15. Assess potential damage to a building per hazard event. Consider the full range of potential damage: loss of life, injury, physical, structural, interior, contents, functionality, environmental etc.

16. Assess risk for each hazard event scenario.

17. Consider damage reduction as central toward the goal of resilience.

18. Identify a range of effective hazard mitigation solutions and calculate the cost-effectiveness of each.

19. Develop design criteria for the design of new buildings or retrofitting of existing buildings.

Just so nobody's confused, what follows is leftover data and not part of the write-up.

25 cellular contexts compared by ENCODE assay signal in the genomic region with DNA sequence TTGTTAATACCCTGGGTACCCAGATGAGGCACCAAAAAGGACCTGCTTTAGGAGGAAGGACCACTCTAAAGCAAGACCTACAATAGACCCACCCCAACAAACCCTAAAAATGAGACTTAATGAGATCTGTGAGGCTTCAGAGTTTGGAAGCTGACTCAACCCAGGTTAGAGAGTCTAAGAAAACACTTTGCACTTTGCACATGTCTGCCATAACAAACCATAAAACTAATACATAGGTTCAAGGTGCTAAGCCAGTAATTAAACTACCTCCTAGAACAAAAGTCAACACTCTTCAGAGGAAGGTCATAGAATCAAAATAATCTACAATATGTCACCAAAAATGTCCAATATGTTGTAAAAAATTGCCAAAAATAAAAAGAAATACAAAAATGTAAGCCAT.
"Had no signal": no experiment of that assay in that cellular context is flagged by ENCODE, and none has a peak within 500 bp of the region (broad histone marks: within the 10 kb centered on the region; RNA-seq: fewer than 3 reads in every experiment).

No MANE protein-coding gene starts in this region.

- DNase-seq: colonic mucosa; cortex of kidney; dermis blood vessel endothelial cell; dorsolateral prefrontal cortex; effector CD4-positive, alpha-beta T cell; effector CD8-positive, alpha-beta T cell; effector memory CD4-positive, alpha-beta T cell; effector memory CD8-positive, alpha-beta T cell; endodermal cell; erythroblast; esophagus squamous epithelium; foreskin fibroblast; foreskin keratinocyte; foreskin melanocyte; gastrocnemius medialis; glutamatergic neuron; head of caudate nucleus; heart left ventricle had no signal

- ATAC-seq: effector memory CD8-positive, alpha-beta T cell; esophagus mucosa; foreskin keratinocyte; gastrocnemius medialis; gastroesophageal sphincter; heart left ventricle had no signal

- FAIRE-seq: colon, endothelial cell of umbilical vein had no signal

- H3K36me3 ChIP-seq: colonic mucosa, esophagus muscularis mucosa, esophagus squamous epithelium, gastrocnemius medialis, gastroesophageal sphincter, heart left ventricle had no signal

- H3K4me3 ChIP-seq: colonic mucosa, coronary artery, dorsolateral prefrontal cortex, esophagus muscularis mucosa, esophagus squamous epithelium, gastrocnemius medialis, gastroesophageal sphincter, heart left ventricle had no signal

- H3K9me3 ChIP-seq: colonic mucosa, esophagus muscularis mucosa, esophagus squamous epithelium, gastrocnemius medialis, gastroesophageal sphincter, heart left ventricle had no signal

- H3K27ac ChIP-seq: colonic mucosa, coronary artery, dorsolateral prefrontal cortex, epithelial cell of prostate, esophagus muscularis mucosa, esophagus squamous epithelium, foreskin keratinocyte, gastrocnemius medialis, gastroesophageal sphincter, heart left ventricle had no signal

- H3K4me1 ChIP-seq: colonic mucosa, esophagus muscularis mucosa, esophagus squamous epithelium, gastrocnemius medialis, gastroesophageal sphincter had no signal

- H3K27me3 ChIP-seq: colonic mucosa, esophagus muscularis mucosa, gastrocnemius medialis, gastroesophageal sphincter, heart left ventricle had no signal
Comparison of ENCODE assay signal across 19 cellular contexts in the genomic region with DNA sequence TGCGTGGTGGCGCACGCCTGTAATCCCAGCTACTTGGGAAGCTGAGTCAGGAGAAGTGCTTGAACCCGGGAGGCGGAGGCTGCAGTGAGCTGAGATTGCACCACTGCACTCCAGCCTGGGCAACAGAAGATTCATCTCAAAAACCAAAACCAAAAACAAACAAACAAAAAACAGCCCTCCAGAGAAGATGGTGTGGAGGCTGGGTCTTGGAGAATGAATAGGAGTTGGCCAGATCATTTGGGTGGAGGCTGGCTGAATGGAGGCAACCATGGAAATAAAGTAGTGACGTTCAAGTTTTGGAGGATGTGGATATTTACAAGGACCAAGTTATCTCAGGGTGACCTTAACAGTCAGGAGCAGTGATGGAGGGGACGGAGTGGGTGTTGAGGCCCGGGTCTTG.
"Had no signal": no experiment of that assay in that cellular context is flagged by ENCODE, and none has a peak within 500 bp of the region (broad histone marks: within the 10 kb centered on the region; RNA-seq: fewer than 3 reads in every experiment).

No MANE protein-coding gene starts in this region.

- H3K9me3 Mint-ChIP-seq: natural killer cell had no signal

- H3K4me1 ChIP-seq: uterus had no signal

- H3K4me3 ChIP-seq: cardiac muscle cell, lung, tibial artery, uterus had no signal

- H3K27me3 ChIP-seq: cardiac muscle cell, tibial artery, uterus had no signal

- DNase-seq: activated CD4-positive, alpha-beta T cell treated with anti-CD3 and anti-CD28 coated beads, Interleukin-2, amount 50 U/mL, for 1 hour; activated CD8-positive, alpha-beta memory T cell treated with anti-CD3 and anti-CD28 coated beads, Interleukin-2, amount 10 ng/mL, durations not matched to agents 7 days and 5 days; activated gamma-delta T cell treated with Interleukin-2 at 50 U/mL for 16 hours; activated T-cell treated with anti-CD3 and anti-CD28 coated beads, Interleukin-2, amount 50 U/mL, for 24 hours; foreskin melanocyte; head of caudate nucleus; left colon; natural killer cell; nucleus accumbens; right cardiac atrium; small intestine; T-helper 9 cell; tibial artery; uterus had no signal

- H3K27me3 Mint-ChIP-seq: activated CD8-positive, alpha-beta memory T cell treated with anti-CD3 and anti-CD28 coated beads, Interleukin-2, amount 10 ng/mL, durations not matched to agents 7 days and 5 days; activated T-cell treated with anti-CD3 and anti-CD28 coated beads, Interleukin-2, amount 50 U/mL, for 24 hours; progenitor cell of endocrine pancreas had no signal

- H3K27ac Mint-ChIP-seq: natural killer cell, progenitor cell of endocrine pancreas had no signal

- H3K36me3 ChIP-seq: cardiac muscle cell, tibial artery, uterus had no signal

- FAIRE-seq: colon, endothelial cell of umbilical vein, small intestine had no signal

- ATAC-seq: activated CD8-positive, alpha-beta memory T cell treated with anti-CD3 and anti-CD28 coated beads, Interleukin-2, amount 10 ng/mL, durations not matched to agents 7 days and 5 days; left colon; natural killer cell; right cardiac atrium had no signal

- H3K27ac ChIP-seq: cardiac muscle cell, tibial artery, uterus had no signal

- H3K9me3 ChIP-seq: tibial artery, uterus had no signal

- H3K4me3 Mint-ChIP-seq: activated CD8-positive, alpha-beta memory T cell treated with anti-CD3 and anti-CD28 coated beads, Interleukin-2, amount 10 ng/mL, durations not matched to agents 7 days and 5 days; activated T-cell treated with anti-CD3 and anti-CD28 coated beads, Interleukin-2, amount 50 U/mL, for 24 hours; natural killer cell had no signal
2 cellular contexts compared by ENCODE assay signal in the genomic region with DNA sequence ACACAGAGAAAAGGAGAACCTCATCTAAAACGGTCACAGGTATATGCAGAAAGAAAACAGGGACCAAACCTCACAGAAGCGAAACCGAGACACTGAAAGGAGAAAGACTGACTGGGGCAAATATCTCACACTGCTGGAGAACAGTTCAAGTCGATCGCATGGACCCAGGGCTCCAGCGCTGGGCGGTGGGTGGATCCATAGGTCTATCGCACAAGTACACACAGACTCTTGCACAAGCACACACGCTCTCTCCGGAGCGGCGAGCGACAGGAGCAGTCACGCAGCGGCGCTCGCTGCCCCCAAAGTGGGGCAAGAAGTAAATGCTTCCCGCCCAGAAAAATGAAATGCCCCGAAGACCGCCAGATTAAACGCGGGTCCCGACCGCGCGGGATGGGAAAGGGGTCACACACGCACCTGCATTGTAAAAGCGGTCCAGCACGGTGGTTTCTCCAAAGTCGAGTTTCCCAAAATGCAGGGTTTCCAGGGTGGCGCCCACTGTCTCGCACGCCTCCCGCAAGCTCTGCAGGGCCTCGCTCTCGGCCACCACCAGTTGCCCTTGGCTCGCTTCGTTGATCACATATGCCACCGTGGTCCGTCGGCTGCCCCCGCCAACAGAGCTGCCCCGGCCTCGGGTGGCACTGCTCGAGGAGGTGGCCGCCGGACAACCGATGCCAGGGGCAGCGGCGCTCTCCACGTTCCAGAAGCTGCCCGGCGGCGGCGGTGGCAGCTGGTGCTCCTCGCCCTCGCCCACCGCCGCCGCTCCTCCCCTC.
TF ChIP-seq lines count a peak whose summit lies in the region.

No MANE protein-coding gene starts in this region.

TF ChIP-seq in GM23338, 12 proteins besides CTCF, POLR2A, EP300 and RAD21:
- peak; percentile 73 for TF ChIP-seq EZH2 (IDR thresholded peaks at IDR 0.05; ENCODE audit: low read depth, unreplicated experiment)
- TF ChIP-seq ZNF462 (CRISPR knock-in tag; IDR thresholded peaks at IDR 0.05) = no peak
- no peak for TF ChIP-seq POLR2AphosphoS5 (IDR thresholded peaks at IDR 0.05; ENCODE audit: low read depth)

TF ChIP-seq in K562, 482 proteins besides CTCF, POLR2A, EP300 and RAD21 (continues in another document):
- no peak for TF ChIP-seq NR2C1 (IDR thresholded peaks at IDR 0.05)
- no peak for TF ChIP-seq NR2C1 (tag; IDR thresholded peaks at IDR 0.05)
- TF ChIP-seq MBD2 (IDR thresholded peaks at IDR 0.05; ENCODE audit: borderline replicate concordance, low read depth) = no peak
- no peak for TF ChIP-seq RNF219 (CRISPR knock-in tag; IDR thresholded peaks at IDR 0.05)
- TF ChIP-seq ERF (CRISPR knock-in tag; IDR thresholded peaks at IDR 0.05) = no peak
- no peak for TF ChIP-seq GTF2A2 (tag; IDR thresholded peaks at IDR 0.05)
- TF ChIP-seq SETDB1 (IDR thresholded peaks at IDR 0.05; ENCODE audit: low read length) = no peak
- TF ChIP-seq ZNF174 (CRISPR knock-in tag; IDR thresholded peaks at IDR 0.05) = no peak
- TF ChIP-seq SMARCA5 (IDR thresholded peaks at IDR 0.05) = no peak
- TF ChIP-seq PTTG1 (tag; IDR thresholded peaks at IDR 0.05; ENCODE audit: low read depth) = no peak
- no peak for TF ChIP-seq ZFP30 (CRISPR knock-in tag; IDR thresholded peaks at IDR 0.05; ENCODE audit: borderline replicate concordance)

20. Beyond the building by building approach, always consider the possibility of community-wide or regional solutions.

21. Implement

The following diagram illustrates how all of the above identified steps configure the new proposed framework for resilience:

This framework needs to be reviewed, calibrated, modified and enhanced periodically. certainly after each new hazard impact, before designing a new building or retrofitting an existing one, and periodically on a fixed schedule to account for changes in population density, demographics, and in the built-environment.

Posted in Adaptation, Climate Change, Emergency Management, Global Warming, Hazard Assessment, Hazard Mitigation, Hazards, Resilience, Sustainability, Vulnerability Assessment | Tagged , , , , , , | Leave a comment